Two bowl barrows at Moorland Gate
Heritage Category: Scheduled Monument
List Entry Number: 1015155
Date first listed: 01-Nov-1996
Date of most recent amendment: 18-Nov-1996
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The building or site itself may lie within the boundary of more than one authority.
District: North Devon (District Authority)
District: Torridge (District Authority)
National Grid Reference: SS 59741 16475
Reasons for Designation
Bowl barrows, the most numerous form of round barrow, are funerary monuments
dating from the Late Neolithic period to the Late Bronze Age, with most
examples belonging to the period 2400-1500 BC. They were constructed as
earthen or rubble mounds, sometimes ditched, which covered single or multiple
burials. They occur either in isolation or grouped as cemeteries and often
acted as a focus for burials in later periods. Often superficially similar,
although differing widely in size, they exhibit regional variations in form
and a diversity of burial practices. There are over 10,000 surviving bowl
barrows recorded nationally (many more have already been destroyed), occurring
across most of lowland Britain. Often occupying prominent locations, they are
a major historic element in the modern landscape and their considerable
variation of form and longevity as a monument type provide important
information on the diversity of beliefs and social organisations amongst early
prehistoric communities. They are particularly representative of their period
and a substantial proportion of surviving examples are considered worthy of
Despite the possibility of part excavation of the north western mound, the two bowl barrows at Moorland Gate survive comparatively well and contain archaeological and environmental information relating to the barrows and their surrounding landscape. These mounds form part of a group of barrows lying on the watershed between the Rivers Taw and Torridge.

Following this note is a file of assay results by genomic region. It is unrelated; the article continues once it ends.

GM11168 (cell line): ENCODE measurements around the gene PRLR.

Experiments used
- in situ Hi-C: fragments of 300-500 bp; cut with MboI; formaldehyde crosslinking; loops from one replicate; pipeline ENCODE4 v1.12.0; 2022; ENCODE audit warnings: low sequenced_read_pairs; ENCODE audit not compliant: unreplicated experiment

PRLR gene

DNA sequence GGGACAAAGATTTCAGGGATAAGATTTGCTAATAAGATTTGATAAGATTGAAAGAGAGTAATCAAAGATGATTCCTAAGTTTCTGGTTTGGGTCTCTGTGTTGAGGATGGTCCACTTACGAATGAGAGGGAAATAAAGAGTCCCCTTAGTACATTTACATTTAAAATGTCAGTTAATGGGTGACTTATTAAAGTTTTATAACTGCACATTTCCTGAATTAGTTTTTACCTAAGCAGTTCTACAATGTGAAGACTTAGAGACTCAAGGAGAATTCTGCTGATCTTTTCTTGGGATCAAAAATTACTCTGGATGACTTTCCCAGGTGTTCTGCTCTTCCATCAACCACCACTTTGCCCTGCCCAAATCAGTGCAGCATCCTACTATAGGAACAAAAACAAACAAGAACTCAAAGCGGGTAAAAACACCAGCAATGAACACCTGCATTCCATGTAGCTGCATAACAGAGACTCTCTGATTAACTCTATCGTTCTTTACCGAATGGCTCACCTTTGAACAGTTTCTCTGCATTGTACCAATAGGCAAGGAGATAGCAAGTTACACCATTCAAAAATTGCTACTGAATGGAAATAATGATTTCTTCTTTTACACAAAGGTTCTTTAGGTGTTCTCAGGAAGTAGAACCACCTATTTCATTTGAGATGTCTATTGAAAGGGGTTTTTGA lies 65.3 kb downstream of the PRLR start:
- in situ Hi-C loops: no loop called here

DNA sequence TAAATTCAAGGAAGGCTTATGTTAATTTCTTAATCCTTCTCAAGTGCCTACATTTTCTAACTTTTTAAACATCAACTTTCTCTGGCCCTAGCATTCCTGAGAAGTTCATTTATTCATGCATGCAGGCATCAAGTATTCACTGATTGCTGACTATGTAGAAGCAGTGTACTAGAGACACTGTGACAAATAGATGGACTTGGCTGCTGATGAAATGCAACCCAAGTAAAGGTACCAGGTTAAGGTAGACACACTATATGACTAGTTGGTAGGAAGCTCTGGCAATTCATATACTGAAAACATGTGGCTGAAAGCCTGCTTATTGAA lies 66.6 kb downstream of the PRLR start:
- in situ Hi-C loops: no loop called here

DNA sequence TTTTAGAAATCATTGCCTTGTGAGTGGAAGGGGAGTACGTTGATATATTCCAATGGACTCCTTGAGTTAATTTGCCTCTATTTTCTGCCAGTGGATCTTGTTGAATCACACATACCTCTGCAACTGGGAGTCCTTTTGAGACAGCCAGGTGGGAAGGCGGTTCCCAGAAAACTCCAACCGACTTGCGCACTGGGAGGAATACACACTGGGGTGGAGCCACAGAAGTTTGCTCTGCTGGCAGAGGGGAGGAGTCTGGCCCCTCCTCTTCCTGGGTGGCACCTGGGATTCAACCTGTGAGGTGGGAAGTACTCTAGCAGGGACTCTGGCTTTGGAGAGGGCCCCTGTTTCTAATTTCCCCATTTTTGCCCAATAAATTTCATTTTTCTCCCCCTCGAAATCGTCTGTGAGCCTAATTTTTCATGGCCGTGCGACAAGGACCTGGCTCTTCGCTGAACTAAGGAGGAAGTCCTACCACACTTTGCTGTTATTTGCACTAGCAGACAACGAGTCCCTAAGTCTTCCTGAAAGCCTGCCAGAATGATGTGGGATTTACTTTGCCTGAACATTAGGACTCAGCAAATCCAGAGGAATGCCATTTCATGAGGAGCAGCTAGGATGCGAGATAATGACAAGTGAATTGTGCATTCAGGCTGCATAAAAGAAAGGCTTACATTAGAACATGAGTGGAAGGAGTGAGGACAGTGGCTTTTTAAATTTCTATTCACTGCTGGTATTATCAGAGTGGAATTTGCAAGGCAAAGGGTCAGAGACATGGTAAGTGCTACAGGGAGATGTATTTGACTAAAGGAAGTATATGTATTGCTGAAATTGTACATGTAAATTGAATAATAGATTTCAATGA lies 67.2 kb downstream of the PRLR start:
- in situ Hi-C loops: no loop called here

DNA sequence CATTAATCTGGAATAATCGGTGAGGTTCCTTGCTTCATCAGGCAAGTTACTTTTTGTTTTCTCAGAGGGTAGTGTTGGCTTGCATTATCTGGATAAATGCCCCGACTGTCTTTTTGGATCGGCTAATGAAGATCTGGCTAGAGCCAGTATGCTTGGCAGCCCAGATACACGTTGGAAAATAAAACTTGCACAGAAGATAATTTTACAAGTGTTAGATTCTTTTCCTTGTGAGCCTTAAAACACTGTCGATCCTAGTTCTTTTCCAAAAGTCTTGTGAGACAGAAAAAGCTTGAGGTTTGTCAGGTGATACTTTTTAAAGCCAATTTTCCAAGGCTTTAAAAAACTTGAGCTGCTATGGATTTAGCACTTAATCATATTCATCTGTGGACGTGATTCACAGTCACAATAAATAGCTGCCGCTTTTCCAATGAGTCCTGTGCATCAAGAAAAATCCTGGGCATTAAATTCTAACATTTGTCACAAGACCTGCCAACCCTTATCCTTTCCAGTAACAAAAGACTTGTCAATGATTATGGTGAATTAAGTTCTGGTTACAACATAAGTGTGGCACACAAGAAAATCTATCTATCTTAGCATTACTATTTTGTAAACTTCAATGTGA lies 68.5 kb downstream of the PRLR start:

This monument includes two bowl barrows aligned north west-south east situated
at Moorland Gate on an exposed hilltop on the watershed between the River
Torridge to the west and the River Taw to the east. Together, these barrows
form part of a larger group which occupies this impressive upland ridgeway
between the two major river systems. The north westernmost barrow survives as
a circular mound with a diameter of 24m standing up to 1.5m high. A slight
hollow in the centre of the mound may represent the site of an early part
excavation or robbing. The ditch from which material was quarried to construct
the mound surrounds the barrow and survives as a buried feature c.3.5m wide.
The second mound lies 14m to the south east of the first and survives as a
0.8m high, oval flat topped mound which measures 24.8m long from north to
south by 21.8m wide from east to west. The quarry ditch surrounding the mound
survives as a buried feature c.3.5m wide.
MAP EXTRACT The site of the monument is shown on the attached map extract. It includes a 2 metre boundary around the archaeological features, considered to be essential for the monument's support and preservation.
The contents of this record have been generated from a legacy data system.
Legacy System number: 28614
Legacy System: RSM
Devon County Sites and Monuments Register, SS51NE5, (1983)
Devon County Sites and Monuments Register, SS51NE6, (1983)
MPP fieldwork by H. Gerrard, (1995)
This monument is scheduled under the Ancient Monuments and Archaeological Areas Act 1979 as amended as it appears to the Secretary of State to be of national importance. This entry is a copy, the original is held by the Department for Digital, Culture, Media and Sport.
End of official listing